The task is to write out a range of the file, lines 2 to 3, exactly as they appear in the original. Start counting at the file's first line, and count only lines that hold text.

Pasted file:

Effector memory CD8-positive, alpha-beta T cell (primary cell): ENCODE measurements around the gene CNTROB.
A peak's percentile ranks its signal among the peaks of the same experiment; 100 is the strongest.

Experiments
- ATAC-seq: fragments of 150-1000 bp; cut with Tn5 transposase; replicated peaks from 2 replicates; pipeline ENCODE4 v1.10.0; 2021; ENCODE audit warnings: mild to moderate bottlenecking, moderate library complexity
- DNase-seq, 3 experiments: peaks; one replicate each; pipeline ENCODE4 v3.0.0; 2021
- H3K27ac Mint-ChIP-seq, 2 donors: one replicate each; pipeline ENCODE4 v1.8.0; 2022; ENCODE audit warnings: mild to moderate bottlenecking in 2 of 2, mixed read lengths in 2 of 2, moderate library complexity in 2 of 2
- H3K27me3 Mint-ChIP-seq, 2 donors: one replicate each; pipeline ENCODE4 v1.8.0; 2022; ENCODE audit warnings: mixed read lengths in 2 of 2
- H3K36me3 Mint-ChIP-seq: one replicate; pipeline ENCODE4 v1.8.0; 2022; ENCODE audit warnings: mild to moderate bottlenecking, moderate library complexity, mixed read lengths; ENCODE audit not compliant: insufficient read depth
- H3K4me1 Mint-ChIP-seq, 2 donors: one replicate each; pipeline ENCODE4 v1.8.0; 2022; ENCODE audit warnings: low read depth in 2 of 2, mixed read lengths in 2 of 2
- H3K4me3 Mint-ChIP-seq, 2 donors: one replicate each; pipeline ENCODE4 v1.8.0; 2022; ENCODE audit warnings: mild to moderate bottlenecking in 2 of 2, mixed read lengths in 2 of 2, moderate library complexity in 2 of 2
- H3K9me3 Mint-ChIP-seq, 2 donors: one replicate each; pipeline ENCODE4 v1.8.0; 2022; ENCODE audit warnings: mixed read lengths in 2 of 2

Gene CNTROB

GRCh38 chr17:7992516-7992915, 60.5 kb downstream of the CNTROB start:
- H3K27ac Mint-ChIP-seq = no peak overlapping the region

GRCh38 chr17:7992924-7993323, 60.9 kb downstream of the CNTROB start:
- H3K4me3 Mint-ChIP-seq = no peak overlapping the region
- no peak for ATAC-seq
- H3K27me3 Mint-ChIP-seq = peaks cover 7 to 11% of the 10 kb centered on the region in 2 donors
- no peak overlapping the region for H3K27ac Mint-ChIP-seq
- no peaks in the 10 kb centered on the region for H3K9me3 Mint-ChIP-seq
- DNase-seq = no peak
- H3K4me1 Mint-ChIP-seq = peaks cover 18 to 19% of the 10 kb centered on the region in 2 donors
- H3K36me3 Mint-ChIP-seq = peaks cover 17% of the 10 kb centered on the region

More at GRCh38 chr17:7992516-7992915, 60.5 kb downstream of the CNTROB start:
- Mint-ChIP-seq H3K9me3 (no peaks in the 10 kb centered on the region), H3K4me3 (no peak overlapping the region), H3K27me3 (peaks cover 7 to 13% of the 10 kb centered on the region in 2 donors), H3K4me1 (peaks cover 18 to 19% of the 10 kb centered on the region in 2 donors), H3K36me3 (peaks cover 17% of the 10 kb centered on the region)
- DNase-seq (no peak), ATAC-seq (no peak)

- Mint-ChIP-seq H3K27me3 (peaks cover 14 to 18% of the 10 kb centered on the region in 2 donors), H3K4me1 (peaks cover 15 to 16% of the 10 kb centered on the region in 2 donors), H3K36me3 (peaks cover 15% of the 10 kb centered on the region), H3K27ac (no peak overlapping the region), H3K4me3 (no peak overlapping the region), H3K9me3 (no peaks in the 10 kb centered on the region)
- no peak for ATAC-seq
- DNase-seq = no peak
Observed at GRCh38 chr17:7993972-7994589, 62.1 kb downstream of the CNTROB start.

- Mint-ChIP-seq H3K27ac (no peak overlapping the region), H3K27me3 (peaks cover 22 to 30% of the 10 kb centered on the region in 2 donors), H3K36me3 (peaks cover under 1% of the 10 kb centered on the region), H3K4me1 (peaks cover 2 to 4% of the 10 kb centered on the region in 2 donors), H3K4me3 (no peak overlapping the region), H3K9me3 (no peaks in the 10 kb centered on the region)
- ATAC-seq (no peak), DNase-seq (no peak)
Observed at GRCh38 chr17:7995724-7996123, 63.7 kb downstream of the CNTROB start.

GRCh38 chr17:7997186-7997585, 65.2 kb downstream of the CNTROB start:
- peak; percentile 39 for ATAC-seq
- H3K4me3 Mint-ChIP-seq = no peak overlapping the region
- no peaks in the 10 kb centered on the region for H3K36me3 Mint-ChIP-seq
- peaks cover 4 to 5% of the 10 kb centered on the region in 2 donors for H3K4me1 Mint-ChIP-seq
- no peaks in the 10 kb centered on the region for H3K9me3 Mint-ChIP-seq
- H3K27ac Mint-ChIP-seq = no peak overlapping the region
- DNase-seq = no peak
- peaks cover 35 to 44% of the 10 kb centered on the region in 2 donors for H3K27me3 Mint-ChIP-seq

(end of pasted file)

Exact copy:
A peak's percentile ranks its signal among the peaks of the same experiment; 100 is the strongest.

Experiments